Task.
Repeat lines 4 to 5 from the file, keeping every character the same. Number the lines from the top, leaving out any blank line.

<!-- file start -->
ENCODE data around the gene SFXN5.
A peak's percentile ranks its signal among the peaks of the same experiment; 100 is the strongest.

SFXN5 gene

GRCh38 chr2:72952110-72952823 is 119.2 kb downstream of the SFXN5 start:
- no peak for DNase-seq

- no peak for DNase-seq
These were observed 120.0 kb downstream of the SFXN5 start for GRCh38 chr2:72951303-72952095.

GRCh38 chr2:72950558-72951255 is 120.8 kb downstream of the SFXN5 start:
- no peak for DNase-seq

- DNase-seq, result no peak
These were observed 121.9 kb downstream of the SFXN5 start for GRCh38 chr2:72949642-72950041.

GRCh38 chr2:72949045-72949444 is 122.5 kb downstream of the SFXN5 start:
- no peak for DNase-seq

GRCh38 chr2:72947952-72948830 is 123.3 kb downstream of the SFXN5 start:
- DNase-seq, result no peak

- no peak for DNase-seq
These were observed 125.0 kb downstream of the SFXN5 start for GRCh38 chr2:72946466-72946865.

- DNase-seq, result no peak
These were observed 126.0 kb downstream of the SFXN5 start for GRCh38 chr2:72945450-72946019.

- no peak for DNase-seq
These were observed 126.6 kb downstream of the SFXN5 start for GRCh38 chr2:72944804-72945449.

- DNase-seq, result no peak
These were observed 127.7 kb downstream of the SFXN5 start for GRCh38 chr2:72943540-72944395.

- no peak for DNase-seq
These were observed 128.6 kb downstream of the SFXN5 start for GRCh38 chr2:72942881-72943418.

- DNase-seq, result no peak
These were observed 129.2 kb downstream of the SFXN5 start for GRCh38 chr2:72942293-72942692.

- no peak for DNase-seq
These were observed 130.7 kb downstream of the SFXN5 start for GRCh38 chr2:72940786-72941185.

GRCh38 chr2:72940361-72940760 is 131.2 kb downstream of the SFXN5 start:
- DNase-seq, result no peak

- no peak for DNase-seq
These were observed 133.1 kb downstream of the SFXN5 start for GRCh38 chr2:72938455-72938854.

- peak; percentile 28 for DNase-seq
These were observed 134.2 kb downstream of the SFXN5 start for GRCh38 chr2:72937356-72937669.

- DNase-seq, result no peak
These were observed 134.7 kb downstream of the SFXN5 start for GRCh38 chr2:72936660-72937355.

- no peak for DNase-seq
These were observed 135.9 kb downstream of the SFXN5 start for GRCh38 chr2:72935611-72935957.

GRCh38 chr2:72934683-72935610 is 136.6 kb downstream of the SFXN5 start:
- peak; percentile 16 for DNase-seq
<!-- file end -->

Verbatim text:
GRCh38 chr2:72952110-72952823 is 119.2 kb downstream of the SFXN5 start:
- no peak for DNase-seq